In the search for knowledge and expansion of the Breast Club, I had the opportunity to meet in 2016 the Breast Cancer Navigation Program at Massachusetts General Hospital (MGH), Boston / USA, with support from the Avon Foundation. This program, co-ordinated by Dr. Paul Goss, a renowned clinical oncologist, Harvard professor and founder of the Global Cancer Institute, aims to break the barriers that prevent the early diagnosis of breast cancer and timely treatment in low and middle income countries.

The Breast Club is now, with experienced supporters in the cause against breast cancer, the Laco Rosa Foundation and the Avon Institute, a Program: User Education, Training of Primary Health Care of Health Professionals and Patient Navigation. It is an intervention project aimed at eliminating barriers and proposing strategies to ensure that at least 70% of women recruited in the Andaraí Community carry out organized screening and may propose considerations for incorporating the program into health policy makers and those who help them in Rio de Janeiro.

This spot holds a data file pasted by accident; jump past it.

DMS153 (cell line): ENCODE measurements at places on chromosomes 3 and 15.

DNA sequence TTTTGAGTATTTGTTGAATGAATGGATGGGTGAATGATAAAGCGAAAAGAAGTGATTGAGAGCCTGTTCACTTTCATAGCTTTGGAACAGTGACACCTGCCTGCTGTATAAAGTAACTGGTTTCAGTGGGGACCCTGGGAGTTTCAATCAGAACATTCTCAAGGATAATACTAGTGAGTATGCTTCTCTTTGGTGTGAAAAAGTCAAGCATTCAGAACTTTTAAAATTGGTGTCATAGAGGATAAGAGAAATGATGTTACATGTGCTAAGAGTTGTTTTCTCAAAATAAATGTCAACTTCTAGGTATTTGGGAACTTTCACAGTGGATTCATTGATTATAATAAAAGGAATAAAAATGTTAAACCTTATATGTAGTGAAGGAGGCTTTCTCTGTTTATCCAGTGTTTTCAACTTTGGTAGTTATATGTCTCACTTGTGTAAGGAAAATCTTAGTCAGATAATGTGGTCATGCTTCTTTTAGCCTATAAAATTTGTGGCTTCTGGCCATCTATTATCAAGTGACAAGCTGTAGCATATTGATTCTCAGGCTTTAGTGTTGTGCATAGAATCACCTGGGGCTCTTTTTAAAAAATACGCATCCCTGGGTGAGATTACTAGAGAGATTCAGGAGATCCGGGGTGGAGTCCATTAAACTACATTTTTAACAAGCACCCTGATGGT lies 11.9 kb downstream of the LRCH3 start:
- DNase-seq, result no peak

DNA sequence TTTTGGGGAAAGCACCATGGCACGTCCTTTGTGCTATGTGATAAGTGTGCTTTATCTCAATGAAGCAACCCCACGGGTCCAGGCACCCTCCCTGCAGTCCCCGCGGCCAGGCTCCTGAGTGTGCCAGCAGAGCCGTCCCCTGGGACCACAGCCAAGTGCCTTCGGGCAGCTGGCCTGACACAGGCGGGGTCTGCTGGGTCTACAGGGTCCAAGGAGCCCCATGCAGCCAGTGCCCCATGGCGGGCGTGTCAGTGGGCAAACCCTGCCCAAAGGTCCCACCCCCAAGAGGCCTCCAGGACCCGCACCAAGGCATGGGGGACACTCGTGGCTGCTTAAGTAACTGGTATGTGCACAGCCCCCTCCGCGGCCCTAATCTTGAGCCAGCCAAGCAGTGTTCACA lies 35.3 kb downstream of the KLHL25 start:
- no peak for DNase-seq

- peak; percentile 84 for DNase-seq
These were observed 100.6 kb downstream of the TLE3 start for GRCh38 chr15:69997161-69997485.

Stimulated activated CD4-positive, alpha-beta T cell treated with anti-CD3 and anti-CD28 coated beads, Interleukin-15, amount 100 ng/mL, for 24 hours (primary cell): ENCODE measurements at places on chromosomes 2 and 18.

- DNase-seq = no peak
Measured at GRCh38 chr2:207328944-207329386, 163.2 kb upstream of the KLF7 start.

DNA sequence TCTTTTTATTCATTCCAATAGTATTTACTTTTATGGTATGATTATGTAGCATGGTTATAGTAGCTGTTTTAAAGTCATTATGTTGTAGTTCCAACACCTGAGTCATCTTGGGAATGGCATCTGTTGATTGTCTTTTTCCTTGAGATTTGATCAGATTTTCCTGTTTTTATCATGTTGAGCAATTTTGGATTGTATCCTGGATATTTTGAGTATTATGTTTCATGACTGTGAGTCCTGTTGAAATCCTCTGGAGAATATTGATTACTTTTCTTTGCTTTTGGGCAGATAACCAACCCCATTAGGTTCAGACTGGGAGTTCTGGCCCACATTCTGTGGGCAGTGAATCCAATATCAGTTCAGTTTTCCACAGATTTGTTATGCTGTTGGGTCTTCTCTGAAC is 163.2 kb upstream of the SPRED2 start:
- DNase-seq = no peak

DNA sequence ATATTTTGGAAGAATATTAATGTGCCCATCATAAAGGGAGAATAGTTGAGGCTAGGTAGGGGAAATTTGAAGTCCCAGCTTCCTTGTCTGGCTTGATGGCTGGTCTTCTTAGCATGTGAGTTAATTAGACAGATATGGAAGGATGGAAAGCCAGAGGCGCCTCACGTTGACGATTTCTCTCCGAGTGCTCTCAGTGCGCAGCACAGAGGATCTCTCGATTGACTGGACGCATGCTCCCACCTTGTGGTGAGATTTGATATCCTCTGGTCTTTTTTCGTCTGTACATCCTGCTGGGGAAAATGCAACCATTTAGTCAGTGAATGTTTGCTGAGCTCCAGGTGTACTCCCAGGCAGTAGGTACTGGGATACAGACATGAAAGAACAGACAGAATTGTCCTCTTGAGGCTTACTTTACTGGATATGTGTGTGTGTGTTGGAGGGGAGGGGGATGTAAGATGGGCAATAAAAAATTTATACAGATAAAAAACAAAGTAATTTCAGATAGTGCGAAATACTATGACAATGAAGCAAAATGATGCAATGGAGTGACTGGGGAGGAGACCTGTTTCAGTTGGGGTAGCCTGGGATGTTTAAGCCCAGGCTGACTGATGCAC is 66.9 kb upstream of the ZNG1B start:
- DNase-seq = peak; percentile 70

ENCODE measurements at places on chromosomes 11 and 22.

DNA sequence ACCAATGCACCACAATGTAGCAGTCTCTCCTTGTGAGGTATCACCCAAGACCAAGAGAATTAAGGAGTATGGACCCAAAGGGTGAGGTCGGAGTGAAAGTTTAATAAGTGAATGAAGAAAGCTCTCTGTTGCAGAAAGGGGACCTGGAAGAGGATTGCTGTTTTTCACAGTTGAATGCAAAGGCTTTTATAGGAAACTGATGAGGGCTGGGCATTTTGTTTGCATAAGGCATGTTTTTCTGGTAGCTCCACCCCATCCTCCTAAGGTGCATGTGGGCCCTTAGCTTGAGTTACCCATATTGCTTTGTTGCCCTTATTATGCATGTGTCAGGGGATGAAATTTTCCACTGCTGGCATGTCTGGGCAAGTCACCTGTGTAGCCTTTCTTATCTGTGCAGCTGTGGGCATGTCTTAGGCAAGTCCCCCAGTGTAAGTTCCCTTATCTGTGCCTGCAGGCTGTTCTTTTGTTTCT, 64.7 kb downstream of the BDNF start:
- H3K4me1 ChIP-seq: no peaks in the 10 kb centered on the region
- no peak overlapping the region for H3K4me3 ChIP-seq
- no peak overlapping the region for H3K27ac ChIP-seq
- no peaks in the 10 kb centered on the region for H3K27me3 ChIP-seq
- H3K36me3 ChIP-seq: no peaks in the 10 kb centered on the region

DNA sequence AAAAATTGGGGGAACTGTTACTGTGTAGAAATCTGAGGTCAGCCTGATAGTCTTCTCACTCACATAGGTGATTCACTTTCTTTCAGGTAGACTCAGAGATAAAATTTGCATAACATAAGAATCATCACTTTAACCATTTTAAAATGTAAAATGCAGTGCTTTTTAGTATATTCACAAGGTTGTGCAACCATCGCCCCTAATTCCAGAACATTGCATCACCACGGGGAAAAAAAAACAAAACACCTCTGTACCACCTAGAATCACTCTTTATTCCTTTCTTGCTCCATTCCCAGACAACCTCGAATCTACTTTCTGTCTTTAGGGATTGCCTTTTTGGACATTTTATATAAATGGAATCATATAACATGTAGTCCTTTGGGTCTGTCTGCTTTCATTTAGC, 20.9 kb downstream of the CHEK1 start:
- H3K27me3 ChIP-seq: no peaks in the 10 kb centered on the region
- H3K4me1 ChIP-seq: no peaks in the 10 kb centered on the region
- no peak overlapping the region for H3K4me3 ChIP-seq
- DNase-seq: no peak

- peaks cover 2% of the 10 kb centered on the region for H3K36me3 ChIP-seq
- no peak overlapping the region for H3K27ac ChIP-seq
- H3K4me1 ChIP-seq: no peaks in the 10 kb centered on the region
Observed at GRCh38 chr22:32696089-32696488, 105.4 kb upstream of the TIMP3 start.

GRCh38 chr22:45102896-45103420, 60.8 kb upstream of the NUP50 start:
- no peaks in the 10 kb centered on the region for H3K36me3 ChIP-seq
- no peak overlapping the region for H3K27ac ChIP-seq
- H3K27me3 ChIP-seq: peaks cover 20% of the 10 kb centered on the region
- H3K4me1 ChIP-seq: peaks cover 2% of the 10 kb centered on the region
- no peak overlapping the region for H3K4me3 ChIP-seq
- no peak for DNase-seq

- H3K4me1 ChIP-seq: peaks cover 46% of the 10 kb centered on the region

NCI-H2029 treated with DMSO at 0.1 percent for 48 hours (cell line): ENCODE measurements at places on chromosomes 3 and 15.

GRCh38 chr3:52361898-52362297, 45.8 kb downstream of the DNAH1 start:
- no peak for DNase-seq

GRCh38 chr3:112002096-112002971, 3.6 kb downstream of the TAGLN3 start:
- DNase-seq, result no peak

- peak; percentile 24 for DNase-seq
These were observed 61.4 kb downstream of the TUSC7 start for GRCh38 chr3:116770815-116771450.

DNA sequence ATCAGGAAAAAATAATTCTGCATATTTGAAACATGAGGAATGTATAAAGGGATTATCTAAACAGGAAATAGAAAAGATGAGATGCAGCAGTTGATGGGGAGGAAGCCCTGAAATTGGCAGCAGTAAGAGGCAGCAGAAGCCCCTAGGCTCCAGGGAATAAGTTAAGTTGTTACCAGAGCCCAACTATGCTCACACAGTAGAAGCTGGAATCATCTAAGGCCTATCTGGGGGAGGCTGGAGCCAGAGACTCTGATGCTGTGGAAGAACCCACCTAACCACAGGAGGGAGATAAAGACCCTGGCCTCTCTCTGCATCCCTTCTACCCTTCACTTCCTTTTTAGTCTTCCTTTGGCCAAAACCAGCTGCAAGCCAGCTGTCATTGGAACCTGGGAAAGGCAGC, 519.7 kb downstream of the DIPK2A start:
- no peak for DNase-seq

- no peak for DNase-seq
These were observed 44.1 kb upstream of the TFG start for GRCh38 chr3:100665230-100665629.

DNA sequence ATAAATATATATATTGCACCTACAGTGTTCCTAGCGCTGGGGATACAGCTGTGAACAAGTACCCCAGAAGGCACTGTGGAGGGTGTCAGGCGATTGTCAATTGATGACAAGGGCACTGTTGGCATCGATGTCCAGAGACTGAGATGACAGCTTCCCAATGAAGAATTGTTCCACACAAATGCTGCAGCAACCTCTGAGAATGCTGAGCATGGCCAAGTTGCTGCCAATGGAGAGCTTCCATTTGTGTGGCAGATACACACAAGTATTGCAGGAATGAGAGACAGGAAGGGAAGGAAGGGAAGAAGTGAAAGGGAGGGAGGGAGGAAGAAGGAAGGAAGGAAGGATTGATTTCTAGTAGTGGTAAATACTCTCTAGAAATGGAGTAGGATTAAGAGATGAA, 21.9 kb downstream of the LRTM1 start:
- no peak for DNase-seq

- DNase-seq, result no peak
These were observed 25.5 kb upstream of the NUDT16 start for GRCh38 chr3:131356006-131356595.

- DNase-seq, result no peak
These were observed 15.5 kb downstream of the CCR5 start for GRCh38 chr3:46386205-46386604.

In March, were registered over 150 women in the Clube da Mama and in partnership with the Clinic Family Odaléa Firmo Dutra and their Family Health Teams, Municipal and State Health, the program is intended to address the target population for organized screening of breast cancer with about 3,000 women in this region in 2018.

Breast cancer control is a duty of the Society and the State. Together we can improve access to breast cancer care in the health system by eliminating the institutional, socioeconomic and personal barriers that prevent the early diagnosis and timely treatment of this disease. Together we can save lives.

By Sandra Gioia, mastologist unformed with the current scenario of breast cancer in Rio de Janeiro and Brazil.